Needless to say, things need to change to avoid situations like this in the future.

First and foremost, those working neighborhood watch programs should do only that – WATCH, and then report to law enforcement. Law enforcement should decide which situations should require their involvement. Neighborhood watch people should not be armed with guns. If they are going to protect their neighborhood, they need to watch everyone and not judge people on their color or their clothing. Neighborhood watch programs across the country need to take a very hard look at how they operate and what kinds of people they use as watchers. These programs should be as simple as watch, observe patterns, and report to the authorities.

All laws that allow killing in self defense such as “Stand Your Ground” need further scrutiny to tighten those situations where it is justifiable. If you are in your own home and an intruder enters and you feel your life is in danger, that seems to be a clear situation where self defense would be in order. But, things get murky when a person uses self defense in a situation in which they put themselves.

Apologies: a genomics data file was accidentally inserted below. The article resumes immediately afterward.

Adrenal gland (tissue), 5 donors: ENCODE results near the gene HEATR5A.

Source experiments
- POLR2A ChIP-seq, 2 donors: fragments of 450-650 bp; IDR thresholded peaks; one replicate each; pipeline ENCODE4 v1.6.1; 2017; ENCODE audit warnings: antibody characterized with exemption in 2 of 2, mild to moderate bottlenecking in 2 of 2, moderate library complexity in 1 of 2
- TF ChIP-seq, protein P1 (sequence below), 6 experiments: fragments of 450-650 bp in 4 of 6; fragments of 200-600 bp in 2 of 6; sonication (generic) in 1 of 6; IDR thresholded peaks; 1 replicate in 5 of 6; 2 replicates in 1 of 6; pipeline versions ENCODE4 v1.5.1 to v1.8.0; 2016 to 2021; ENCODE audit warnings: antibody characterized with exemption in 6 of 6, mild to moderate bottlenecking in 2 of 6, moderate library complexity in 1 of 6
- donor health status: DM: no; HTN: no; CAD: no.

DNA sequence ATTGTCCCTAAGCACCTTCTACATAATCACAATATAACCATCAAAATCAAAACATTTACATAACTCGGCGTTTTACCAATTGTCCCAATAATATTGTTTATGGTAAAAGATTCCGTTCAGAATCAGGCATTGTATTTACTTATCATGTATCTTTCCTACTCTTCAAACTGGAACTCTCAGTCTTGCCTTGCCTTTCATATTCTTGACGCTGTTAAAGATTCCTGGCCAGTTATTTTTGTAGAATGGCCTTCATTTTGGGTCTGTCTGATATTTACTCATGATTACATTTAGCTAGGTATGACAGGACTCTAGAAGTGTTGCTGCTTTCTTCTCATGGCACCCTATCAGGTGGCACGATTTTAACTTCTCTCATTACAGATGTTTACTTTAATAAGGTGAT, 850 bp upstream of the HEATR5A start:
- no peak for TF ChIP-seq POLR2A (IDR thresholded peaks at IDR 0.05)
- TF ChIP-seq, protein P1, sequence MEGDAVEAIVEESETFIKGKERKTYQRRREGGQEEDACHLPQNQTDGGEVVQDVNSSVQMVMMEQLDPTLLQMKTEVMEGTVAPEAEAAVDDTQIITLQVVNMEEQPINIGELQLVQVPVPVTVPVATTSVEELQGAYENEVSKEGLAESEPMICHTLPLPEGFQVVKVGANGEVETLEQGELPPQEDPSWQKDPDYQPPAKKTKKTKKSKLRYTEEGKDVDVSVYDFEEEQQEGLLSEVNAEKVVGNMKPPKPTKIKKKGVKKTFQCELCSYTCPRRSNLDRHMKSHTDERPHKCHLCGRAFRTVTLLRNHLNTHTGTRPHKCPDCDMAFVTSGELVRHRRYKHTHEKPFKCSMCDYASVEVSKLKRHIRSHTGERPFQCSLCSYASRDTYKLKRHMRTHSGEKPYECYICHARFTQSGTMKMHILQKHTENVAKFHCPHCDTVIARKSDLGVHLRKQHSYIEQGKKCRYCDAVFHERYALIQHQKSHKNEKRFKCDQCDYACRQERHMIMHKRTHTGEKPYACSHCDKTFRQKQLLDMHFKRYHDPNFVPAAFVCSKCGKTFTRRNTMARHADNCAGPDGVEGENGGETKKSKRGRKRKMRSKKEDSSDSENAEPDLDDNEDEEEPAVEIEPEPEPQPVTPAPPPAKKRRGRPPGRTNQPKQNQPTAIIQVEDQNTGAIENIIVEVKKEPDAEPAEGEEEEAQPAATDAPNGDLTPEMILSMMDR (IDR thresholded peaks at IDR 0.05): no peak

The only thing neighborhood watch people should be armed with is a good set of eyes, a good camera, and good sense. In fact, maybe we need to take the people out of that equation – just install video cameras in the neighborhoods to record activity. Video cameras can’t have their lives put in danger and they can’t be armed with a gun.

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Wednesday, July 10, 2013

“Do Not Call” Registry: A Wasted Effort

The National “Do No Call” registry is a good idea, but it’s being ignored by telemarketers and it’s hard to enforce. The “Do Not Call” registry is like a mouth with no teeth. It can’t really put a bite into anything.

Based on my own personal experience, since the registry began in 2004, telemarketing calls to my home dropped off for a short while, but now seem worse than ever. I’m getting tired of the daily calls from various companies wanting to talk about changing my natural gas supplier, or to buy magazines, or from police departments across the state of Ohio asking for money for one of their causes. The latter really gets to me, as I know these aren’t really police officers calling me (as they pretend to be) and the caller always speaks with a slight southern drawl, even when they pretend to be calling from my home area. (Southern drawls are not the norm here in northeast Ohio.) A few weeks ago, I had one alleged officer call me and ask for a donation, and right after I began saying the words, “I’m sorry, but” he hung up on me.